The GeoMarketing Top 5 Countdown
Borrell Associates outlines the reasons why beacons matter — and Quiznos is preparing to test that very notion.
Proximity-based marketing will drive about $5 billion in spending by brands by 2019, says Corey Elliott, director of Research at local media analyst Borrell Associates. And as most readers of GeoMarketing can imagine, much of that spending will be driven by beacons.
In a client note focusing on the topic of “beacon-mania,” Elliot acknowledges the hype surrounding these Bluetooth-powered devices. But beacons have the potential to exceed expectations as they “represent the final piece of the puzzle for true relationship marketing,” Elliot says in the report, Bracing for Beacons: Why They Matter (A Lot) [download required].
The problem is that small-to-medium-sized businesses haven’t gotten the message. When Borrell asked if SMBs were already engaged with beacons (or other proximity devices), a mere 3 percent said “yes.” More than half said they weren’t, and the rest said they didn’t think beacons applied to what they do, or didn’t know one way or the other.
“We think this represents a huge opportunity for the smart proximity marketer,” Elliot writes. “The technology offers great potential, yet 97 percent of local businesses aren’t engaging with it. Beacon technology has applications within the workspace with employee management and customer service as well; it does not need to be B2C. Beacons could well be ubiquitous on the local business landscape by 2020, offering an overwhelming amount of data on customer and employee movements. Things get more interesting when we examine the very few SMBs that are using the technology. Almost half have no idea whether it’s working. More than a third are at least somewhat satisfied with the technology.”
Elliot’s advice to SMBs is to experiment with beacons now — they’re cheap, as the price of the devices and the software kit tend to run from as low as $35 to $100, at the high end. Also, respect the space: consumers are always touchy when it comes to unwanted ads. Since users have to actively opt-in to a brand’s or retailer’s app and then turn their Bluetooth receiver on, they’re already signaling their openness. But that’s not an invitation to abuse that permission.
Two other points among several that Elliot wants to impart to SMBs:
• Add to the “Funnel” – In recent years, we have been taught that it isn’t a funnel anymore; it’s a swirling cloud of decision making and fact finding that results in a purchase followed by more swirling loyalty and advocacy. Whatever model you subscribe to, realize there is another touch-point available now. One that involves a very personal device inside of a specific physical location. This is one step beyond advertising, and can get very personal, very quickly.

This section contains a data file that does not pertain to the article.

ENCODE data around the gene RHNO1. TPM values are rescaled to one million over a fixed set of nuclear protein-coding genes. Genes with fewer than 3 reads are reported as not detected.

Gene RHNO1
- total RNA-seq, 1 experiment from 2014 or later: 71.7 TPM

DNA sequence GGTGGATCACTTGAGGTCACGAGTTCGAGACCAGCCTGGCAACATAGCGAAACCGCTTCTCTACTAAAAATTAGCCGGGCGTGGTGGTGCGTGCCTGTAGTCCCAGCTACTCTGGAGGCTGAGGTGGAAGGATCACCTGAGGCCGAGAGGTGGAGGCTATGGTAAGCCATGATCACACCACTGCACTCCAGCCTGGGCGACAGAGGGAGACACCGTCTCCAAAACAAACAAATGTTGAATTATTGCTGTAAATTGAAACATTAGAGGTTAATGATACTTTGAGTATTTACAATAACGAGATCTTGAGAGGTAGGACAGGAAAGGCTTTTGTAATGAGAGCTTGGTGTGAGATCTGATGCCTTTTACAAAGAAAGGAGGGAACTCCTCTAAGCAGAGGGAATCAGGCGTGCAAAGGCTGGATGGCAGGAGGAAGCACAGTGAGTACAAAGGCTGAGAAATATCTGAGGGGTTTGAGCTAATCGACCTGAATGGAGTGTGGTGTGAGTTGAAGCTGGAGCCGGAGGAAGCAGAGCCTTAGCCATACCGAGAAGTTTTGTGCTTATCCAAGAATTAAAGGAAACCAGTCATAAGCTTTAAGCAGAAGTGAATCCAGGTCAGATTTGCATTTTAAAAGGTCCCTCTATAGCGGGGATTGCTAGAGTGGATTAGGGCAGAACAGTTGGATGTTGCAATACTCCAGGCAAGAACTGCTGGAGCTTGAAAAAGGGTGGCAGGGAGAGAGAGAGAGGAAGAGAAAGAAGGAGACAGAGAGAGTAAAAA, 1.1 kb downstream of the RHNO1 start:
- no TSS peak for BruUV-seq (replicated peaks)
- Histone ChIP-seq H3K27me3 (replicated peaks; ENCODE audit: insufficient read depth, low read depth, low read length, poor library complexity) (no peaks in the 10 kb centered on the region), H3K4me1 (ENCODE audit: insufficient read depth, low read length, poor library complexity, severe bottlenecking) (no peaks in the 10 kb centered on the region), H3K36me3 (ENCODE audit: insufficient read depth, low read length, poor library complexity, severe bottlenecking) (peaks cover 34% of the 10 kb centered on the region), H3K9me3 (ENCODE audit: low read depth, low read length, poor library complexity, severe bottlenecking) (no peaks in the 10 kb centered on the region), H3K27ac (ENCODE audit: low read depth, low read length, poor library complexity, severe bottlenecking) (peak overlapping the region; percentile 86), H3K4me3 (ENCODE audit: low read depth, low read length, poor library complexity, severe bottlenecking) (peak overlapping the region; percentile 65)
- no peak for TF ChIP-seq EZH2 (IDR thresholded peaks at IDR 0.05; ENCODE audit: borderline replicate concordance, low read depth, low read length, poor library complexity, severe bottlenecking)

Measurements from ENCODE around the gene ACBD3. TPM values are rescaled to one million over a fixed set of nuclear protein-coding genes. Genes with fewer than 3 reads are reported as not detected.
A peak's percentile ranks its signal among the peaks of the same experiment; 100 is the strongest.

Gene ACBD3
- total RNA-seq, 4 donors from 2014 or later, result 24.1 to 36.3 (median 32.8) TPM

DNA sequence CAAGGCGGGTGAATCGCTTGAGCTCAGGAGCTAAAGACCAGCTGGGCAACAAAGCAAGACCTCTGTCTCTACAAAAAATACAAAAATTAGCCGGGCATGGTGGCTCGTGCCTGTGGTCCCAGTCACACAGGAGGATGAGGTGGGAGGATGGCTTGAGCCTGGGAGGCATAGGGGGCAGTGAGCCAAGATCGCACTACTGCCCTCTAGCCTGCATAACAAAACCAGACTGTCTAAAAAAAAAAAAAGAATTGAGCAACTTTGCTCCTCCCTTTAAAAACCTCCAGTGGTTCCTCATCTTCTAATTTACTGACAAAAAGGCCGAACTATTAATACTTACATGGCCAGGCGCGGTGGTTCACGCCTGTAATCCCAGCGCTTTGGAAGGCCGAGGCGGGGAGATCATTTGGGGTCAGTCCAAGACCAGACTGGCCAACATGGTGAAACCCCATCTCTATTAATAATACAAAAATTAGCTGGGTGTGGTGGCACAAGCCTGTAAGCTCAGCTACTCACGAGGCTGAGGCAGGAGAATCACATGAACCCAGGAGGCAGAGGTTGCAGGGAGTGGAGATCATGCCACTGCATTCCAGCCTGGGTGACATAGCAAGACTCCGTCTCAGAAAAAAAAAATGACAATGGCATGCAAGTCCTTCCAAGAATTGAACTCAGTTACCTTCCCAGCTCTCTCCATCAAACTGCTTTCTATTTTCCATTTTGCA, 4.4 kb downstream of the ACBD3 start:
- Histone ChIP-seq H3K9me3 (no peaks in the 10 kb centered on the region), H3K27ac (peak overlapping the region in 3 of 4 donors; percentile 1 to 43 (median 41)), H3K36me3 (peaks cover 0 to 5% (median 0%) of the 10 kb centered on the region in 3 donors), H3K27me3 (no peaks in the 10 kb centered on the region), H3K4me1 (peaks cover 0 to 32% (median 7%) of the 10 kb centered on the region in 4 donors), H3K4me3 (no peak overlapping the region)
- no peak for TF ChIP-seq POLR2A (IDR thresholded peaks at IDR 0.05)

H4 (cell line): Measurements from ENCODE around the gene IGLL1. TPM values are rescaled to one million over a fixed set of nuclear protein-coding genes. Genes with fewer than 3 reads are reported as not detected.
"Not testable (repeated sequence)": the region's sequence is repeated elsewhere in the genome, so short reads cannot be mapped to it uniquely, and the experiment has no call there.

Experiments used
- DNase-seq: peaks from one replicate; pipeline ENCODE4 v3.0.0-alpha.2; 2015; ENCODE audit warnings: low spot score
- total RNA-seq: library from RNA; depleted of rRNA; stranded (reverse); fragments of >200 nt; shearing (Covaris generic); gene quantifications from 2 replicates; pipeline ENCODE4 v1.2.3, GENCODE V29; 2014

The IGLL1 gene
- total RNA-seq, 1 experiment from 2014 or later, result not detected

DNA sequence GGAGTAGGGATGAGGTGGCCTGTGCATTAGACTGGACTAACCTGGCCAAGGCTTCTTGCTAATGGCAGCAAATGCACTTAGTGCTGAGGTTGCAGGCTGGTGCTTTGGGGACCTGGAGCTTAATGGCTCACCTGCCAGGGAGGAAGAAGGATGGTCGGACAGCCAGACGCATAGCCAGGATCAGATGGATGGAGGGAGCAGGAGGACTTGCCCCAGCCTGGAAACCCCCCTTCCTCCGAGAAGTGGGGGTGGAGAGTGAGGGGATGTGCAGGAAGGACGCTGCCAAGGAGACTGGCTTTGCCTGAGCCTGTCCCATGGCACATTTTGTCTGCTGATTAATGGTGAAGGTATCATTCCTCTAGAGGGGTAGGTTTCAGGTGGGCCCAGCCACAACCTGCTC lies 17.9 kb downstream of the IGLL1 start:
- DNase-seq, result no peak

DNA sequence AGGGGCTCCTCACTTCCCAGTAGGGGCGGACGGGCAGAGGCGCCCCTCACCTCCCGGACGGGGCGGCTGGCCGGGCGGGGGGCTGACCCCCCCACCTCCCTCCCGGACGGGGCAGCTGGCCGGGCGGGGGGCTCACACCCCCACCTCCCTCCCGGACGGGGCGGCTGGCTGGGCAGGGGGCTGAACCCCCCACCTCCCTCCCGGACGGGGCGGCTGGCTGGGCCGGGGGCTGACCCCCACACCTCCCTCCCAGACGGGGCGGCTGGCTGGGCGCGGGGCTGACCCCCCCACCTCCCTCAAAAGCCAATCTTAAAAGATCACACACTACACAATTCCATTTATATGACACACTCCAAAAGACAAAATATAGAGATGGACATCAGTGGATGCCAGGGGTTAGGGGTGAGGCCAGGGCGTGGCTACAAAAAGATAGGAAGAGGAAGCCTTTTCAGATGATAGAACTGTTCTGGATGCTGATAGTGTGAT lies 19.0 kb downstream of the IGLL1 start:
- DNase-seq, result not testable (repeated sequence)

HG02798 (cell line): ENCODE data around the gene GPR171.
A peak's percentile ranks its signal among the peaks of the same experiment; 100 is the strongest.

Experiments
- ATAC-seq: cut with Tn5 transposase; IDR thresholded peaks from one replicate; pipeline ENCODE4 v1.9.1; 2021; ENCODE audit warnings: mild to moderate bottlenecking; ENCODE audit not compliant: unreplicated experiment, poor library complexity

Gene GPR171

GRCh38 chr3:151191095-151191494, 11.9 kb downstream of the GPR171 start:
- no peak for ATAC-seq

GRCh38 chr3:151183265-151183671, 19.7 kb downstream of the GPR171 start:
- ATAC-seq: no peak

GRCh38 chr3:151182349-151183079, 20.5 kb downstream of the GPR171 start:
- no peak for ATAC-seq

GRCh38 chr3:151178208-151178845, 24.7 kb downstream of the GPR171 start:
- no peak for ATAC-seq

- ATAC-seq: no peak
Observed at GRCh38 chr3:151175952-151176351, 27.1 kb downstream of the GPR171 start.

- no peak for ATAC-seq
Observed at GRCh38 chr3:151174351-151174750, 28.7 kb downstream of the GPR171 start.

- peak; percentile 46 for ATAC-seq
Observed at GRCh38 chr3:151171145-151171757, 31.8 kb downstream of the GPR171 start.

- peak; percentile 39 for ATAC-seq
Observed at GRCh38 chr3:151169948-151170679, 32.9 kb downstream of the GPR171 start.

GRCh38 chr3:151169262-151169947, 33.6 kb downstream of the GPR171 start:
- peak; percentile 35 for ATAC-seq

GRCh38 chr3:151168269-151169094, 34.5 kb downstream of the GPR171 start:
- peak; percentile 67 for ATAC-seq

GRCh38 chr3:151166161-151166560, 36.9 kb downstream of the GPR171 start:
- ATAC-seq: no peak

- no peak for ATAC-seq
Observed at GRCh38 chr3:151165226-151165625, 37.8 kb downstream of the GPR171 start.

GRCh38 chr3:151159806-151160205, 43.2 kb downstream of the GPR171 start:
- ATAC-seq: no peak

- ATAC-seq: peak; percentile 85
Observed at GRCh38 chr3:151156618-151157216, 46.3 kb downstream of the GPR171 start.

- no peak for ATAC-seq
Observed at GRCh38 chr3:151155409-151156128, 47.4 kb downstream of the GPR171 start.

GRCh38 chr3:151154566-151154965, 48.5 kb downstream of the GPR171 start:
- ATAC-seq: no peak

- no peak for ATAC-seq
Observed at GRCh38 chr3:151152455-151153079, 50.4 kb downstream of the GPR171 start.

• Map the customer – Assuming that information from beacons is being gathered by a client, push to understand all that you can about those customers. The information gathered through beacon interaction takes customer profiling beyond the world of secondary research and into the realm of very real, actual behaviors. A complete map of a customer can be laid out and a rich, relevant marketing plan can be implemented.
And now, our favorite links from around the web:
- Apple Devoting More Retail Attention to Apple Watch’s Biggest Potential Spenders — Mike Randazzo, Mobile Marketing Watch
- The Truth About Location-Based Mobile Advertising — Tim Jenkins, MediaPost
- Do Facebook users really want to chat with businesses? — Lena Rao, Fortune
- 5 Tools for Location-Based Audience Profiling — Stephanie Miles, StreetFight
- With Turn-by-Turn Directions, Google’s Waze App Wants to Win Mobile Advertising — Lauren Johnson, Adweek
Finally, onto our top stories from this week!
Nicole Spector explores “District Perrier,” an interactive fantasy space that is being brought to life in-store by Blippar.
The chain grocery store spruced up their mobile app so that users can better navigate the aisles.
UBM Advanstar’s fashion tradeshow Magic introduced proximity marketing to connect nearly 4,000 designer brands and 60,000 buyers during its August 2014 Las Vegas exposition.
In a GeoMinds column, Simpli.fi CRO James Moore argues against local digital publishers’ wishes for a one-stop ad services shop.